19. Satellite Telecommunications and Other Telecommunications. The Commission has not developed a small business size standard specifically for providers of international service. The appropriate size standards under SBA rules are for the two broad categories of Satellite Telecommunications and Other Telecommunications. Under both categories, such a business is small if it has $12.5 or less in average annual receipts. For the first category of Satellite Telecommunications, Census Bureau data for 1997 show that there were a total of 324 firms that operated for the entire year. Of this total, 273 firms had annual receipts of under $10 million, and an additional twenty-four firms had receipts of $10 million to $24,999,999. Thus, the majority of Satellite Telecommunications firms can be considered small.

20. The second category—Other Telecommunications—includes “establishments primarily engaged in * * * providing satellite terminal stations and associated facilities operationally connected with one or more terrestrial communications systems and capable of transmitting telecommunications to or receiving telecommunications from satellite systems.” According to Census Bureau data for 1997, there were 439 firms in this category that operated for the entire year. Of this total, 424 firms had annual receipts of $5 million to $9,999,999 and an additional 6 firms had annual receipts of $10 million to $24,999,990. Thus, under this second size standard, the majority of firms can be considered small.

Description of Projected Reporting, Recordkeeping, and Other Compliance Requirements

21. There are potential reporting or recordkeeping requirements proposed in this NPRM, particularly with regard to state and local EAS participation and participation by digital broadcasters. The proposals set forth in the NPRM are intended to enhance the performance of the EAS while reducing regulatory burdens wherever possible.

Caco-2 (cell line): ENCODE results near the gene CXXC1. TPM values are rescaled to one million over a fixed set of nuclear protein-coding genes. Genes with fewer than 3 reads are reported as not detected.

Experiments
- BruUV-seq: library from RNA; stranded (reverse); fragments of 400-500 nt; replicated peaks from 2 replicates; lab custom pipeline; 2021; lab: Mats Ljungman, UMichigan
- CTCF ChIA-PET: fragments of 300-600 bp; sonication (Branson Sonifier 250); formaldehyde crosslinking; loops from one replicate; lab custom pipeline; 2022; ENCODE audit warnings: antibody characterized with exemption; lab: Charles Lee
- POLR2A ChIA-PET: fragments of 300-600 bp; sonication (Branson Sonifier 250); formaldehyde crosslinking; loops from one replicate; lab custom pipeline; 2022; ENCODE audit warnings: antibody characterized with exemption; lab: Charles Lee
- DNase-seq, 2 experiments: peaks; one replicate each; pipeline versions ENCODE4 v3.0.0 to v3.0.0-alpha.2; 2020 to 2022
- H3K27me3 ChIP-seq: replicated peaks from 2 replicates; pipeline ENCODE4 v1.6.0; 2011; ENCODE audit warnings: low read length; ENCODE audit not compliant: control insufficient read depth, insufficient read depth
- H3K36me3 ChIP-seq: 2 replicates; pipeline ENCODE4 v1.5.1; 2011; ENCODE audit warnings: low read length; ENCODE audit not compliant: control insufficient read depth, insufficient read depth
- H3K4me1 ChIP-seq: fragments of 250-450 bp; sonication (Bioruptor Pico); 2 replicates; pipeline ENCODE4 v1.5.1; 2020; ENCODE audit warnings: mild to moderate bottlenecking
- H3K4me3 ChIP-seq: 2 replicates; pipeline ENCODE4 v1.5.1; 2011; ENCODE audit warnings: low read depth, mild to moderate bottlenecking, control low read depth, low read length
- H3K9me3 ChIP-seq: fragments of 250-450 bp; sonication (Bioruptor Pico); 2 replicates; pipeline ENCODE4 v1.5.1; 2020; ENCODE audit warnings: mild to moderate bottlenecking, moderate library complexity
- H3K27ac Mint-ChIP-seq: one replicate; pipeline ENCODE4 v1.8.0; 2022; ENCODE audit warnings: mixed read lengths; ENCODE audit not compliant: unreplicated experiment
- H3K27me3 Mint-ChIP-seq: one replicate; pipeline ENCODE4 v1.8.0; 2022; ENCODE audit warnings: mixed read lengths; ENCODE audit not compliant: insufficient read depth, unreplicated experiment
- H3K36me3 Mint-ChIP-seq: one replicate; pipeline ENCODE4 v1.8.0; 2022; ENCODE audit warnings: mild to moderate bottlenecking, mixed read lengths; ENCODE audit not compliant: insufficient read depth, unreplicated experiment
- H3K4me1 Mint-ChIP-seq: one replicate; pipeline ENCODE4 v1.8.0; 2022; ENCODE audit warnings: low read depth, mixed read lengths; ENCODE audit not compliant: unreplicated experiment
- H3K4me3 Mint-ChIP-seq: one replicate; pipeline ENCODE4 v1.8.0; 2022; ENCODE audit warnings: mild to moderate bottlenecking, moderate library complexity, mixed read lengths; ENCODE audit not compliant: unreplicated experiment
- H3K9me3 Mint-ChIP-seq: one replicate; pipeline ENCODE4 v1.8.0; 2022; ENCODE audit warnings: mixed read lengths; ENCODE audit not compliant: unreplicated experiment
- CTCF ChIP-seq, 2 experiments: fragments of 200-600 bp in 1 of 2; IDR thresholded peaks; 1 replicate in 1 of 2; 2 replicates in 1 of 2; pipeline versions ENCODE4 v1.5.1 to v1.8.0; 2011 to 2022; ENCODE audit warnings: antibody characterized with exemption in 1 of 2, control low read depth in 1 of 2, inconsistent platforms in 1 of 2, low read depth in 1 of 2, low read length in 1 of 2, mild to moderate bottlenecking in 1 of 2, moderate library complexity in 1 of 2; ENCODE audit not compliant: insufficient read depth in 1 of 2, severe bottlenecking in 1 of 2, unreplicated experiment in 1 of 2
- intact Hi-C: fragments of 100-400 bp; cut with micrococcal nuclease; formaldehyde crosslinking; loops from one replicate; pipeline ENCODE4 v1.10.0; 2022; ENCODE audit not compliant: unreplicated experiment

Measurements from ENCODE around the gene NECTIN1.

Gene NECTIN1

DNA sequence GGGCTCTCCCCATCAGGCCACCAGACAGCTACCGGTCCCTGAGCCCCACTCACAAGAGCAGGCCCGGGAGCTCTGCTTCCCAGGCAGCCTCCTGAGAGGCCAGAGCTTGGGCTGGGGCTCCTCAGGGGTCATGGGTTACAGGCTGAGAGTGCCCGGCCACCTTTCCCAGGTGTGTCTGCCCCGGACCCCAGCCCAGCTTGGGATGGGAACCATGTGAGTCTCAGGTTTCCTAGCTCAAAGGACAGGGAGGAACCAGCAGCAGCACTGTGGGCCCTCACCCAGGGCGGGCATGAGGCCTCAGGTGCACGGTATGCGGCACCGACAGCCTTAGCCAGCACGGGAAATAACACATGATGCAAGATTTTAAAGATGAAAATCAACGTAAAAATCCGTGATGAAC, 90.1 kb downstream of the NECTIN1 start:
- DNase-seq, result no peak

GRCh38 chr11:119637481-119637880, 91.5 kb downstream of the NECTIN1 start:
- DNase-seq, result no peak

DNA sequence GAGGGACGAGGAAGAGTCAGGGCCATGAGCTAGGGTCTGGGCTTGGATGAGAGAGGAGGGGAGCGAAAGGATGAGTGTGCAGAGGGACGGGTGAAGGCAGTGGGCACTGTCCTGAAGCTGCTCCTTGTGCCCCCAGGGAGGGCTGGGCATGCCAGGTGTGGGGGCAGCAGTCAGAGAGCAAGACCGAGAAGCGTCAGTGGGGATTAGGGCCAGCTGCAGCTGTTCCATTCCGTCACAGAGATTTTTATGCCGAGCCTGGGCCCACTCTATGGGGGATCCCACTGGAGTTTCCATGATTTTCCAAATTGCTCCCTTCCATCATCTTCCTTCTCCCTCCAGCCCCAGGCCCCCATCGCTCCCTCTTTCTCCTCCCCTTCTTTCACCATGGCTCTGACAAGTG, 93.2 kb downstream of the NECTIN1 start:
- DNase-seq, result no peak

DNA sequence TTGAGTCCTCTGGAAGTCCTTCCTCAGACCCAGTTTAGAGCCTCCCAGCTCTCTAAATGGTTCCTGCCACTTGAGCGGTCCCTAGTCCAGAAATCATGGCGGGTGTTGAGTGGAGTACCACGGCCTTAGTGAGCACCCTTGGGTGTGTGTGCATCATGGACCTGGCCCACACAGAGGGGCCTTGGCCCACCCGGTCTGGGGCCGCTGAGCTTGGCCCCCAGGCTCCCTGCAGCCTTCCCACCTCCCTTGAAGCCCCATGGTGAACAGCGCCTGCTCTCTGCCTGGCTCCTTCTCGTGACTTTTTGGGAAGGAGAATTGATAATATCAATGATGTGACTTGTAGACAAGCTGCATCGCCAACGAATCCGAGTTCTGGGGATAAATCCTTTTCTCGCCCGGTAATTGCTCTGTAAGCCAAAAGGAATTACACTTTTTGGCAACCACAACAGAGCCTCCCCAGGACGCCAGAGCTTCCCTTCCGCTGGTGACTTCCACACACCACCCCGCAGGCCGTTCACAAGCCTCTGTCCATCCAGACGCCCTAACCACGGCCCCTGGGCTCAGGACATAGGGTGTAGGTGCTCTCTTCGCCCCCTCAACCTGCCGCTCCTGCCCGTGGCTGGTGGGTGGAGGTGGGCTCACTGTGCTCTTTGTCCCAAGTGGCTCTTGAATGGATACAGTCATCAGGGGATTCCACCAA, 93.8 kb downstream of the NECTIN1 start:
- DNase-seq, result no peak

Steps Taken To Minimize Significant Economic Impact on Small Entities, and Significant Alternatives Considered

22. The RFA requires an agency to describe any significant alternatives that it has considered in reaching its proposed approach, which may include the following four alternatives: (1) The establishment of differing compliance or reporting requirements or timetables that take into account the resources available to small entities; (2) the clarification, consolidation, or simplification of compliance or reporting requirements under the rule for small entities; (3) the use of performance, rather than design, standards; and (4) an exemption from coverage of the rule, or any part thereof, for small entities.

23. In setting forth the proposals contained in the NPRM, the Commission has attempted to minimize the burdens on all entities. The Commission seeks comment on the impact of our proposals on small entities and on any possible alternatives that would minimize the impact on small entities.

Federal Rules That Duplicate, Overlap, or Conflict With the Proposed Rules

24. None.

Ex Parte Rules

25. These matters shall be treated as a “permit-but-disclose” proceeding in accordance with the Commission's ex parte rules. Persons making oral ex parte presentations are reminded that memoranda summarizing the presentations must contain summaries of the substance of the presentations and not merely a listing of the subjects discussed. More than a one or two sentence description of the views and arguments presented is generally required. Other requirements pertaining to oral and written presentations are set forth in section 1.1206(b) of the Commission's rules.

Ordering Clauses

26. Accordingly, pursuant to the authority contained in sections 1, 4(i) and (o), 303®, 403, 624(g) and 706 of the Start Printed Page 52847Communications Act of 1934, as amended, 47 U.S.C. 151, 154(i) and (o), 303(r), 403, 554(g), and 606, Notice is Hereby Given of the proposals described in the Notice of Proposed Rulemaking.

27. The Commission's Consumer and Governmental Affairs Bureau, Reference Information Center, SHALL SEND a copy of the Notice of Proposed Rulemaking, including the Initial Regulatory Analysis, to the Chief Counsel for Advocacy of the Small Business Administration in accordance with the Regulatory Flexibility Act.

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Federal Communications Commission.

Marlene H. Dortch,

Secretary.

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[FR Doc. 04-19743 Filed 8-27-04; 8:45 am]